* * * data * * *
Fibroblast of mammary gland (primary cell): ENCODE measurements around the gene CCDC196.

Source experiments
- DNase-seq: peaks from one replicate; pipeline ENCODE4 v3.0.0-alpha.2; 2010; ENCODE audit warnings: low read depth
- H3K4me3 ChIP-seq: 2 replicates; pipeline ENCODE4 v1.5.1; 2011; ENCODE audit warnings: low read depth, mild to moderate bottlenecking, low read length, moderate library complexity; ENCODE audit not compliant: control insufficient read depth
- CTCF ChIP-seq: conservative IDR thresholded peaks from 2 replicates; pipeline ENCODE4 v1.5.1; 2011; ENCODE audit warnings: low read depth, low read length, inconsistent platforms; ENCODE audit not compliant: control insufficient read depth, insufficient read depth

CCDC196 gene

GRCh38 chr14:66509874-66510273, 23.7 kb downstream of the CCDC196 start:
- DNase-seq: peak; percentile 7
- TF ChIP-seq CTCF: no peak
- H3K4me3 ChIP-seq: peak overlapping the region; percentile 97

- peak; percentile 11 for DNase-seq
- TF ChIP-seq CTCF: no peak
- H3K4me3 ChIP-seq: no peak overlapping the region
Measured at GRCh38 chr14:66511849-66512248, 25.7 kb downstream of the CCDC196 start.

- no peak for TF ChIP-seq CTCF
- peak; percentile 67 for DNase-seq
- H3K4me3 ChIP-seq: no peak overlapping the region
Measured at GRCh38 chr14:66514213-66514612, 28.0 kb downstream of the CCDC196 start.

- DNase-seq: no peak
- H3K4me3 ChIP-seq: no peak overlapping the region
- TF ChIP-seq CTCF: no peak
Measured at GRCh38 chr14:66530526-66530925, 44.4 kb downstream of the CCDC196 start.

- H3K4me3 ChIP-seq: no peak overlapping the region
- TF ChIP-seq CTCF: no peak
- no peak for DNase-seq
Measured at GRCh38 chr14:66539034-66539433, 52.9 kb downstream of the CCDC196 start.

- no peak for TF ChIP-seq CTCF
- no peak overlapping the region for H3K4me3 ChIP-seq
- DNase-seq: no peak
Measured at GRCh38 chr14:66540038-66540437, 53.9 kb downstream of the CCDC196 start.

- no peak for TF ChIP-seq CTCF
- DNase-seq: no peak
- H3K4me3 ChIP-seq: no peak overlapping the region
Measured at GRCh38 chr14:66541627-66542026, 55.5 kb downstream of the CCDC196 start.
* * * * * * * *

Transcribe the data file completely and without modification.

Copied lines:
Fibroblast of mammary gland (primary cell): ENCODE measurements around the gene CCDC196.

Source experiments
- DNase-seq: peaks from one replicate; pipeline ENCODE4 v3.0.0-alpha.2; 2010; ENCODE audit warnings: low read depth
- H3K4me3 ChIP-seq: 2 replicates; pipeline ENCODE4 v1.5.1; 2011; ENCODE audit warnings: low read depth, mild to moderate bottlenecking, low read length, moderate library complexity; ENCODE audit not compliant: control insufficient read depth
- CTCF ChIP-seq: conservative IDR thresholded peaks from 2 replicates; pipeline ENCODE4 v1.5.1; 2011; ENCODE audit warnings: low read depth, low read length, inconsistent platforms; ENCODE audit not compliant: control insufficient read depth, insufficient read depth

CCDC196 gene

GRCh38 chr14:66509874-66510273, 23.7 kb downstream of the CCDC196 start:
- DNase-seq: peak; percentile 7
- TF ChIP-seq CTCF: no peak
- H3K4me3 ChIP-seq: peak overlapping the region; percentile 97

- peak; percentile 11 for DNase-seq
- TF ChIP-seq CTCF: no peak
- H3K4me3 ChIP-seq: no peak overlapping the region
Measured at GRCh38 chr14:66511849-66512248, 25.7 kb downstream of the CCDC196 start.

- no peak for TF ChIP-seq CTCF
- peak; percentile 67 for DNase-seq
- H3K4me3 ChIP-seq: no peak overlapping the region
Measured at GRCh38 chr14:66514213-66514612, 28.0 kb downstream of the CCDC196 start.

- DNase-seq: no peak
- H3K4me3 ChIP-seq: no peak overlapping the region
- TF ChIP-seq CTCF: no peak
Measured at GRCh38 chr14:66530526-66530925, 44.4 kb downstream of the CCDC196 start.

- H3K4me3 ChIP-seq: no peak overlapping the region
- TF ChIP-seq CTCF: no peak
- no peak for DNase-seq
Measured at GRCh38 chr14:66539034-66539433, 52.9 kb downstream of the CCDC196 start.

- no peak for TF ChIP-seq CTCF
- no peak overlapping the region for H3K4me3 ChIP-seq
- DNase-seq: no peak
Measured at GRCh38 chr14:66540038-66540437, 53.9 kb downstream of the CCDC196 start.

- no peak for TF ChIP-seq CTCF
- DNase-seq: no peak
- H3K4me3 ChIP-seq: no peak overlapping the region
Measured at GRCh38 chr14:66541627-66542026, 55.5 kb downstream of the CCDC196 start.